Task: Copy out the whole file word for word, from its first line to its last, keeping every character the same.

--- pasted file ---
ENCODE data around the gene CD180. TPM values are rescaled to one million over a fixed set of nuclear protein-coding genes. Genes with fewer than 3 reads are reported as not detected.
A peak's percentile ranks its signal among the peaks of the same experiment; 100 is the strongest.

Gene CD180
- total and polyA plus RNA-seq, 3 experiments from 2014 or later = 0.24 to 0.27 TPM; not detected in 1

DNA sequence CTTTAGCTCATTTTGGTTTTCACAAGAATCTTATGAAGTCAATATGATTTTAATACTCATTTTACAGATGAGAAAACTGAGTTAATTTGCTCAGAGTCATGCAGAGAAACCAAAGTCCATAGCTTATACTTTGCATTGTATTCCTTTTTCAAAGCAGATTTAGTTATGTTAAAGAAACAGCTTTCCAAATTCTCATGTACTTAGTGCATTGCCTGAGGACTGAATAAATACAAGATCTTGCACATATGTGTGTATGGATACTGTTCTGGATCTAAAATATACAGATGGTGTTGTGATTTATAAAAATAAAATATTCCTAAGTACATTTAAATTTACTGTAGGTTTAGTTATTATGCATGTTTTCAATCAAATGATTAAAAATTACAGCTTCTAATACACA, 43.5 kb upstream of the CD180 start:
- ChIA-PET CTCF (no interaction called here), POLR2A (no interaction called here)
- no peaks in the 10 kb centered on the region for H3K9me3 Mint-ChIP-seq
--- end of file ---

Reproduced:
ENCODE data around the gene CD180. TPM values are rescaled to one million over a fixed set of nuclear protein-coding genes. Genes with fewer than 3 reads are reported as not detected.
A peak's percentile ranks its signal among the peaks of the same experiment; 100 is the strongest.

Gene CD180
- total and polyA plus RNA-seq, 3 experiments from 2014 or later = 0.24 to 0.27 TPM; not detected in 1

DNA sequence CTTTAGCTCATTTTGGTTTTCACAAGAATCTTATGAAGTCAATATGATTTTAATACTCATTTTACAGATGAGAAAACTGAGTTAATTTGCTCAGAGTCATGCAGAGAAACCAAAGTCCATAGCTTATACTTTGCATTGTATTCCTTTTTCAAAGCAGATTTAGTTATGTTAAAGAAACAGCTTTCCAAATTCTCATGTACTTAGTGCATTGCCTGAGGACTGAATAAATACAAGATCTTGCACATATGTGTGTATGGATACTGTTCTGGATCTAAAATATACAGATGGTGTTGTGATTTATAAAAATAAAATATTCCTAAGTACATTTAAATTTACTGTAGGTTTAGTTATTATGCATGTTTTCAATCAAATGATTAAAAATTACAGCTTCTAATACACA, 43.5 kb upstream of the CD180 start:
- ChIA-PET CTCF (no interaction called here), POLR2A (no interaction called here)
- no peaks in the 10 kb centered on the region for H3K9me3 Mint-ChIP-seq